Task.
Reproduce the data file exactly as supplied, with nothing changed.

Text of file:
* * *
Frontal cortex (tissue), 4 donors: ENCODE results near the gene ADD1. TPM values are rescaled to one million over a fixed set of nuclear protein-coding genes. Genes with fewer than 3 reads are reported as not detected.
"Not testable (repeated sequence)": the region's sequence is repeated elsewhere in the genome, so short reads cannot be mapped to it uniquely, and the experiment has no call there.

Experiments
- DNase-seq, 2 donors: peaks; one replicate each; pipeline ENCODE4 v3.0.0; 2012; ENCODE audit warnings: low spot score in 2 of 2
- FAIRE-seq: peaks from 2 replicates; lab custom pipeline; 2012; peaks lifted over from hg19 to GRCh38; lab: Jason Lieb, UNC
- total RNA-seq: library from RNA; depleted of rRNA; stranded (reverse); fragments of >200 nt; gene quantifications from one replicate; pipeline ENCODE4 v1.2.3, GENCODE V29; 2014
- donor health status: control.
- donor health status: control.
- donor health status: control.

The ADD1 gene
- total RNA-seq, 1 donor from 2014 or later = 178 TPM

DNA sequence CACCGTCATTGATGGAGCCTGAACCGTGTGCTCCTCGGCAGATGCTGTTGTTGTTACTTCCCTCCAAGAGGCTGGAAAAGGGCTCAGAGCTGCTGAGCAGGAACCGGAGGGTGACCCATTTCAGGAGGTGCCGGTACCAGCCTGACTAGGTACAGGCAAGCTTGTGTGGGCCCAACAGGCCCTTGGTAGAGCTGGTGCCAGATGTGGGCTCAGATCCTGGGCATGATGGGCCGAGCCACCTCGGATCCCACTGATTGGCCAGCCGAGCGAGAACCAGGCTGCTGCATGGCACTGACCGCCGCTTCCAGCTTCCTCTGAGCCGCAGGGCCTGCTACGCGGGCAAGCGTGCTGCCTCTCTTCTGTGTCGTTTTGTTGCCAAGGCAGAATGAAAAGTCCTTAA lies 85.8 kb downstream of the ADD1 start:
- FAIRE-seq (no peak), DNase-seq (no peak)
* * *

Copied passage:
Frontal cortex (tissue), 4 donors: ENCODE results near the gene ADD1. TPM values are rescaled to one million over a fixed set of nuclear protein-coding genes. Genes with fewer than 3 reads are reported as not detected.
"Not testable (repeated sequence)": the region's sequence is repeated elsewhere in the genome, so short reads cannot be mapped to it uniquely, and the experiment has no call there.

Experiments
- DNase-seq, 2 donors: peaks; one replicate each; pipeline ENCODE4 v3.0.0; 2012; ENCODE audit warnings: low spot score in 2 of 2
- FAIRE-seq: peaks from 2 replicates; lab custom pipeline; 2012; peaks lifted over from hg19 to GRCh38; lab: Jason Lieb, UNC
- total RNA-seq: library from RNA; depleted of rRNA; stranded (reverse); fragments of >200 nt; gene quantifications from one replicate; pipeline ENCODE4 v1.2.3, GENCODE V29; 2014
- donor health status: control.
- donor health status: control.
- donor health status: control.

The ADD1 gene
- total RNA-seq, 1 donor from 2014 or later = 178 TPM

DNA sequence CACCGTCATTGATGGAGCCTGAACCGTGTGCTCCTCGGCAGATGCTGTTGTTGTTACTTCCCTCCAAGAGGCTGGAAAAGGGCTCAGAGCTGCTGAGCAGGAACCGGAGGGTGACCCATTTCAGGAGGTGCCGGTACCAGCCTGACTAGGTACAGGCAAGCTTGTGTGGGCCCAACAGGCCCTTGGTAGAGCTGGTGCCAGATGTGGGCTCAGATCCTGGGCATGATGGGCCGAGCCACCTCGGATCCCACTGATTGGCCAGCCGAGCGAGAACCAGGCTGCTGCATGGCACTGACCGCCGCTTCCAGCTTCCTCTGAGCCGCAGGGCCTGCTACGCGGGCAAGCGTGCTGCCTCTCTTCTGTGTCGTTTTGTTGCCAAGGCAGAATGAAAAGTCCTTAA lies 85.8 kb downstream of the ADD1 start:
- FAIRE-seq (no peak), DNase-seq (no peak)